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Transcendental Communion

Saxophonist Joshua Redman returns to Modlin Center with a new band performing classics by Ellington, Monk, and Shorter.


The cerebral, charismatic saxophonist Joshua Redman headlines a trio of musicians playing works by three legendary jazz composers at the Modlin Center on Wednesday, Feb. 15. Redman has been one of the leading players of his generation since winning the Thelonious Monk Saxophone Competition in 1991. He has an impressive origin story.

The son of legendary saxophonist Dewey Redman, who played in Keith Jarrett’s “American Quartet” and a host of other bands, Joshua was taking a year off, deferring entry into Yale Law School after graduating summa cum laude from Harvard. His first, self-titled album won a nomination for a Grammy award, and he started his career playing with the era’s leading jazz musicians, including Jack DeJohnette, Charlie Haden, Elvin Jones, Joe Lovano, Pat Metheny, and Paul Motian. He also formed a permanent band with a cadre of young lions who have become the exemplars of excellence in the new millennium, including Christian McBride, Brad Mehldau, and Brian Blade. The same youthful quartet that recorded “MoodSwing” in 1993 released the magisterial “Round Again” in 2022.

Redman is a player of strength and fluidity. The new, high concept project, 3x3, is built on compositions from Duke Ellington, Thelonious Monk, and Wayne Shorter, which provides a somewhat familiar landscape to experience his artistry in a stripped-down, open-ended setting. “There are some arrangements,” Redman says. “But I really tried my best to be as minimally invasive as possible. It’s not Cole Porter or Irving Berlin, but it’s the closest thing to a standards project that I've done. They are not my compositions, and I am not trying to radically rearrange them. It is just about getting into them and discovering what they have to offer to us as improvisers.”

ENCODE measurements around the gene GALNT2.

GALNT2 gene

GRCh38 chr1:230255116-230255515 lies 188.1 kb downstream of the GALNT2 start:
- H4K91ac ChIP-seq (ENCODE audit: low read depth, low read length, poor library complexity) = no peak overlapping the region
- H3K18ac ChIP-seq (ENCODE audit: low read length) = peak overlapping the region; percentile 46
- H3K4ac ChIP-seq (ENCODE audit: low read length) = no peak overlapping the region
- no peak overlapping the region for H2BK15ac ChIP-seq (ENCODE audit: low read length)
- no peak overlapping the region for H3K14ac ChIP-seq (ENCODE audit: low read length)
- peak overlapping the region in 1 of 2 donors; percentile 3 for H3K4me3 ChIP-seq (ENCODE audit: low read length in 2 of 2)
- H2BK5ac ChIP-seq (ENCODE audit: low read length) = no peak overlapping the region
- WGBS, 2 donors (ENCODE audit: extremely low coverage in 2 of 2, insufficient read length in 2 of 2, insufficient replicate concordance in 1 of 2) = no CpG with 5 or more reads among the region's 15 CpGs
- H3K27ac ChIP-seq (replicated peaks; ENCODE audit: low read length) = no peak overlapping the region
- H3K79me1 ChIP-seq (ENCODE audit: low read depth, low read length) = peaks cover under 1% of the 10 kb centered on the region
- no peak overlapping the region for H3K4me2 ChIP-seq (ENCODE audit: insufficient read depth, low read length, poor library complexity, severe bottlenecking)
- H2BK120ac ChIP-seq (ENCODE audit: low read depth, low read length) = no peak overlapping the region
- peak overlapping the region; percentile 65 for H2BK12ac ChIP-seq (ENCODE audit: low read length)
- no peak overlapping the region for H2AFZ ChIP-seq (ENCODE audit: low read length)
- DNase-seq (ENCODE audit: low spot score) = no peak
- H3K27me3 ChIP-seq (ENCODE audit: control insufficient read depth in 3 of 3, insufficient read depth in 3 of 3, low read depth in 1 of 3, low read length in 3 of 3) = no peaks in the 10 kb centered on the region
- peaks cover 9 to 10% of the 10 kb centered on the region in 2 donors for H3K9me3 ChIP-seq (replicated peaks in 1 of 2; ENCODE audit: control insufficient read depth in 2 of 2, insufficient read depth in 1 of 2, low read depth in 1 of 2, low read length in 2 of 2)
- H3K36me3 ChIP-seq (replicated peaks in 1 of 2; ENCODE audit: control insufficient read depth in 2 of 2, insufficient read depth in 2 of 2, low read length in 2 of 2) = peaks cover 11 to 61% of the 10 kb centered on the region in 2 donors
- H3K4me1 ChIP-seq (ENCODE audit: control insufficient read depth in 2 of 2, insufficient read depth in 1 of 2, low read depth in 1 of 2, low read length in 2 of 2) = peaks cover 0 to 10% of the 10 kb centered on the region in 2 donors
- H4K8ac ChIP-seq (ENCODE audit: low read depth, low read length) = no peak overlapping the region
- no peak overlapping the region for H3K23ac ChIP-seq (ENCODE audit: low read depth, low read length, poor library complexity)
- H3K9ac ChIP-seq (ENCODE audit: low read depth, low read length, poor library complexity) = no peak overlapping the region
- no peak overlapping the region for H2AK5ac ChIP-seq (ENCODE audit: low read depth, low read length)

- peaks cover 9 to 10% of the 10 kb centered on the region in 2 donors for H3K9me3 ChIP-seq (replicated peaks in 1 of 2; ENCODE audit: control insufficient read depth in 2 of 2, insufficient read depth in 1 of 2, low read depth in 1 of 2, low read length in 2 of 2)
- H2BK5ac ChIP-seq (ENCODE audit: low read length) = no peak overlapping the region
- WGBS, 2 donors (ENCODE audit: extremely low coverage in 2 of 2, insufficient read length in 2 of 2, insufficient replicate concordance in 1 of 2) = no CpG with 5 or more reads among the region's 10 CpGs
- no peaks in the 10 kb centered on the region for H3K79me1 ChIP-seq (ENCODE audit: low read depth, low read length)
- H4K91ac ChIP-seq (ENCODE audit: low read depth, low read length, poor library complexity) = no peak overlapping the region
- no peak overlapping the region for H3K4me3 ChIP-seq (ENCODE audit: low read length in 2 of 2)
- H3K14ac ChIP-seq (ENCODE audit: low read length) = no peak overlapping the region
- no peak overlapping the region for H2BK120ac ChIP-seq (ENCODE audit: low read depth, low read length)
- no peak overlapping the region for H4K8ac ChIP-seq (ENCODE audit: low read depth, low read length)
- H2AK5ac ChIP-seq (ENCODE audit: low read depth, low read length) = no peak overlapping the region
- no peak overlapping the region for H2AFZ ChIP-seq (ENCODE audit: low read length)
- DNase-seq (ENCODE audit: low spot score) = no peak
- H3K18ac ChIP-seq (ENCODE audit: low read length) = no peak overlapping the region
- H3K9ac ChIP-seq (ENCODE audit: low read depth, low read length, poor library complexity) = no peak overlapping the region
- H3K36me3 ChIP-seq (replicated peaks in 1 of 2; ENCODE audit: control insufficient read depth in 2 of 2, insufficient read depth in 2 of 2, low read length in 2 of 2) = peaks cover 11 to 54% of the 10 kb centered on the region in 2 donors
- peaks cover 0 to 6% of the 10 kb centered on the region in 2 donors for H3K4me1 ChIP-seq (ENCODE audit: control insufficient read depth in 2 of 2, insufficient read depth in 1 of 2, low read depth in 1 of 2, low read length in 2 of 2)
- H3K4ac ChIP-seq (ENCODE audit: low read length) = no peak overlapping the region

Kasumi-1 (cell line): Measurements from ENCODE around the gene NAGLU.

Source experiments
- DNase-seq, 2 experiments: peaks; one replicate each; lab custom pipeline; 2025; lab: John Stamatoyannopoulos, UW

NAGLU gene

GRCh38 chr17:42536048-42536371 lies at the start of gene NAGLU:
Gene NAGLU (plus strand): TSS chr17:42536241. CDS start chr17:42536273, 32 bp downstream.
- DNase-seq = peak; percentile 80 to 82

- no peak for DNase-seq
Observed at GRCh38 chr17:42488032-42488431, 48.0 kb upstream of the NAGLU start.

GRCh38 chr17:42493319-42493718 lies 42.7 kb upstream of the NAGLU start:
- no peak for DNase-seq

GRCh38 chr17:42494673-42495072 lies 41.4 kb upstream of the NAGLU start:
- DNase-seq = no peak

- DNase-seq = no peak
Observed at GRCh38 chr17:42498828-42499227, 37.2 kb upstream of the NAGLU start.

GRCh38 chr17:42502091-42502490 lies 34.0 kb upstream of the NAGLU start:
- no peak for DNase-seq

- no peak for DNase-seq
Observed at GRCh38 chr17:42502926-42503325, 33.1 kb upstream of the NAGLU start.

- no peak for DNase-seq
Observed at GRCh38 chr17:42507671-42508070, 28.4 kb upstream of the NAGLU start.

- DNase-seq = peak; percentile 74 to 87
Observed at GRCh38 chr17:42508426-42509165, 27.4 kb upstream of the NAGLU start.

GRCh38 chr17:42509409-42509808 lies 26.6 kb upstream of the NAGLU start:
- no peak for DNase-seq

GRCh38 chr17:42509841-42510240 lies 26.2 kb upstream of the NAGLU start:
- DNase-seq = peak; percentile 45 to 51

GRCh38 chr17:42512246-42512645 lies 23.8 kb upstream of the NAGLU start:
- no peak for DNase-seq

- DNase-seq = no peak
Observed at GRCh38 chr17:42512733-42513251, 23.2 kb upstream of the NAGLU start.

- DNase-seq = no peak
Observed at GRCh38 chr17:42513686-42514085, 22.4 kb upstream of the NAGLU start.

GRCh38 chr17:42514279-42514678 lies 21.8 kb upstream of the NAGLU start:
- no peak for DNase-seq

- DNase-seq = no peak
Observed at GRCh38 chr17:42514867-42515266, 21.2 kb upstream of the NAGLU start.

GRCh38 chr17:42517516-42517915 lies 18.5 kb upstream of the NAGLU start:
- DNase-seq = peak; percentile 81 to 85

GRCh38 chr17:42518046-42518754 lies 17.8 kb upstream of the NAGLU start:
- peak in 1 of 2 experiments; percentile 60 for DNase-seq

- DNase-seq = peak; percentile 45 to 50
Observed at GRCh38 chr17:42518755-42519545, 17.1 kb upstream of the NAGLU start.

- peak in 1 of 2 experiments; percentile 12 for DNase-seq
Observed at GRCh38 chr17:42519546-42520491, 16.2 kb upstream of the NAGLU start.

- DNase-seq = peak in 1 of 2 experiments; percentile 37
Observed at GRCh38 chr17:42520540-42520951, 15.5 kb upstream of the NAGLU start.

The saxophone trio format was pioneered by jazz legend Sonny Rollins, who’s “A Night at the Village Vanguard” and “Way Out West,” both from 1957, pioneered the form as a stand-alone format. The approach is always something of a high wire act, given that, in chord-heavy jazz, the lead instrument is limited to one note at a time.

“In jazz, people typically think more about piano trios,” Redman says. “In a saxophone trio there is no dedicated harmonic instrument. The challenge in that context is to try to communicate the essential message of these songs, which does have to do with their harmony. Two of these composers [Ellington and Monk] were pianists and one of Wayne Shorter’s great gifts as a composer was finding ways of tying his lyrical, poetic melodies to these almost floating abstract harmonies.”

Playing work where harmony is very important without a harmonic instrument presents its own temptations. “Sometimes there is the temptation of trying to fill in the missing information by filling space with a whole bunch of notes,” he says. “We try to communicate what needs to be said economically, through the use of space, phrasing, and silence.”